The water column is the most widespread habitat of the planet and is entirely heterogeneous. The presence of gyres, eddies, fronts, temporary currents etc. defines specific conditions that are conducive to different expressions of ecosystem functioning (European Marine Board, 2013). The objective of this project is to identify the daily habitat of key marine species, mainly fish of market value, using satellite-derived data of the sea surface in support of the management and control of fisheries and the implementation of spatial protection measures.
The target species are currently the blue shark, the Atlantic bluefin tuna, the European hake (recruits) and fin whale in the Mediterranean Sea as well as skipjack tuna species in the tropical Atlantic and Indian Ocean. We also focused on the favourable feeding habitat of mesozooplankton species highlighting the tight link between chlorophyll-a frontal features and mesozooplankton biomass.
This leads to a more generic index of Ocean Productivity available to Fish (OPFish) which is beoing compared to highly spatial and temporal fisheries data. The OPFish, as bieng independent of fisheries, monitors the influences of climate and nutrient run-off on the productivity of marine food webs and thus reflect the potential fishing yield once integrated over the fish lifetime (typically one year). The OPFish index shall also be used to classify the pelagic habitats in terms of productivity available to high trophic levels to be used as an indicator for the Marine Strategy Framework Directive (MSFD).
The aims of the research project may vary with the target species but generally are:
- to improve fisheries management (prediction of catch and abundance to adapt the local fishing effort [OPFish], identification of spatio-temporal harvest rules based on environmental variation and regime shifts) and species protection (identification of Essential Fish Habitat such as nurseries [hake] or species to be preserved limiting bycatch [blue shark]),
- to increase knowledge on behaviour and migration patterns (for instance bluefin tuna migration in the Mediterranean Sea for spawning),
- to improve the assessment of fish stocks (standardization of Catch Per Unit Effort) as the perception of stocks is partial for higly migratory species (such as bluefin tuna),
- to increase knowledge on the marine ecosystem dynamics exploiting the best of Earth observation,
- to highlight the need of the highly spatial and temporal ('smart') fisheries management.
Two main behaviours are recognized in most fish: feeding and spawning. The JRC habitat model uses satellite data of surface chlorophyll content (CHL) from NASA sensors, i..e. SeaWiFS (1998-2010) and MODIS-Aqua (since July 2002) to compute daily habitats.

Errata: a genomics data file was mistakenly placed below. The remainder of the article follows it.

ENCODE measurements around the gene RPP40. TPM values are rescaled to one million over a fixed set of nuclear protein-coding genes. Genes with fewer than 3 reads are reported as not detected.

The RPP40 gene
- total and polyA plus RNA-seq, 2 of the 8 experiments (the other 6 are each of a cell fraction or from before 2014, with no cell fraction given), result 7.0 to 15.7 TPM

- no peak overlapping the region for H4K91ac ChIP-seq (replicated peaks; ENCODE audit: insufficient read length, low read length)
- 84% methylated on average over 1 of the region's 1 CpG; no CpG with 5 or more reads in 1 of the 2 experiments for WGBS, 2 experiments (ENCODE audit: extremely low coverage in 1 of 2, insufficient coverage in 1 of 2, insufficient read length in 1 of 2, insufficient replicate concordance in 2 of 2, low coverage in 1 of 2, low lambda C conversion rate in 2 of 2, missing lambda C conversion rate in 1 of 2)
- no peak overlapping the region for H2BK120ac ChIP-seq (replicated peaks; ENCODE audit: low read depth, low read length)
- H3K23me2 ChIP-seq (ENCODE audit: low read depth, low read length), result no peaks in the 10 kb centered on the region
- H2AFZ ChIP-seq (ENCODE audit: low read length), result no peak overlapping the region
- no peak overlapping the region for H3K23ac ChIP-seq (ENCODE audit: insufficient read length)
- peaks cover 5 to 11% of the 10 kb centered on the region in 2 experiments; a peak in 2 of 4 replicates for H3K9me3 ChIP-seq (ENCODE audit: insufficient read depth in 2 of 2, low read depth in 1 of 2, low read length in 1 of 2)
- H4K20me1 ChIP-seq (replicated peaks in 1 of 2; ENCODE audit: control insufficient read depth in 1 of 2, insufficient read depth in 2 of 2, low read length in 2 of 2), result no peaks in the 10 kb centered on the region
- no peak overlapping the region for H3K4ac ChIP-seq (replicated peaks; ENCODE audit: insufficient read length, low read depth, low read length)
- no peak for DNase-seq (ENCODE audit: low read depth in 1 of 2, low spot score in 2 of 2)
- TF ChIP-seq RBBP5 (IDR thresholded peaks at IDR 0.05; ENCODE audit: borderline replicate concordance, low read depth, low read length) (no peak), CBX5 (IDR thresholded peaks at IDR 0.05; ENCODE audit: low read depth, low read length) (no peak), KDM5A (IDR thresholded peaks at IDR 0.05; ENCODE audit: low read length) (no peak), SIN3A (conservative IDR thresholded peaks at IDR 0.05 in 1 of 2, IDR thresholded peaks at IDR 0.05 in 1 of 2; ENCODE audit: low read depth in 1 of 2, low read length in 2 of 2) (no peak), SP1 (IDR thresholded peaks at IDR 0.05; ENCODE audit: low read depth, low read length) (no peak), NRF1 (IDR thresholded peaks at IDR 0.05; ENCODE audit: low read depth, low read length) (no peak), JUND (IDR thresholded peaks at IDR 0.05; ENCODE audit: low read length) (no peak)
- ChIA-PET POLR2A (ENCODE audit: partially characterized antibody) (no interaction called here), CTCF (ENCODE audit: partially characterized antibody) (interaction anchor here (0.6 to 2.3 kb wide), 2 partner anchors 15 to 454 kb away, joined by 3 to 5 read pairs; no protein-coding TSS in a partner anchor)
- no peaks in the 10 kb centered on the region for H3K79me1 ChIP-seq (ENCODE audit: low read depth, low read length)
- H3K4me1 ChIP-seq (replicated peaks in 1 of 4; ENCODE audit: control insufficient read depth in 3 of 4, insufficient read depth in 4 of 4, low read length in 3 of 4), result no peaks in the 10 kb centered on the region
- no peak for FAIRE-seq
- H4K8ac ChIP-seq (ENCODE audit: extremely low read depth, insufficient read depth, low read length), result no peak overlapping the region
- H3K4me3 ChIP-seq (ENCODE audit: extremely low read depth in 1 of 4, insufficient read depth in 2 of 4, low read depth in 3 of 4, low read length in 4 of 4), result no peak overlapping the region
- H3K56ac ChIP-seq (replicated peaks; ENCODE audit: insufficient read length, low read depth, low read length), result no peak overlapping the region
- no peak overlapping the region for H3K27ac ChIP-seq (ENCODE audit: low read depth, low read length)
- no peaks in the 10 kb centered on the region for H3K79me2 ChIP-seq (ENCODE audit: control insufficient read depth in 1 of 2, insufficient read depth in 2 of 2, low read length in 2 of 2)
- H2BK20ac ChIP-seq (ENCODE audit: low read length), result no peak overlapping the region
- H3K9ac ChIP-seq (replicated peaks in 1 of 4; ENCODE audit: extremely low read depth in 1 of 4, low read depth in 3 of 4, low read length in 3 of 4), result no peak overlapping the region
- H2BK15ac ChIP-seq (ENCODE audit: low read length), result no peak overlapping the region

The chosen modelling approach of species distribution relies on the niche theory, which utilizes existing knowledge of environmental processes and species ecology to select a limited set of predictors and improve model interpretability. The relevant information for the habitat of specific marine species which is contained in the daily variability of the surface ocean is presently fully exploited.
The feeding habitat is derived for all species while the spawning habitat is computed only for tuna species.
The potential feeding habitat is mainly derived from the occurrence of frontal features of productivity derived from satellite surface chlorophyll-a content (chlorophyll-a horizontal gradient). The potential spawning habitat was mostly inferred from the heating of surface waters (daily temperature difference in a floating window of 30 days) and surface currents. While the favourable feeding habitat is centered on chlorophyll-a frontal features (proxy for food availability), physical environmental variables extracted from operational models (Marine Copernicus Services - CMEMS) are used to exclude unfavourable conditions. See species specific publications for further details.
The daily maps of potential habitats are calibrated and validated with geo-located observations from scientific surveys or fisheries operations. An independent calibration is performed for each satellite sensor providing surface chlorophyll-a content. Monthly, seasonal and annual maps of potential feeding and spawning habitat were then computed from daily maps for the last two decades.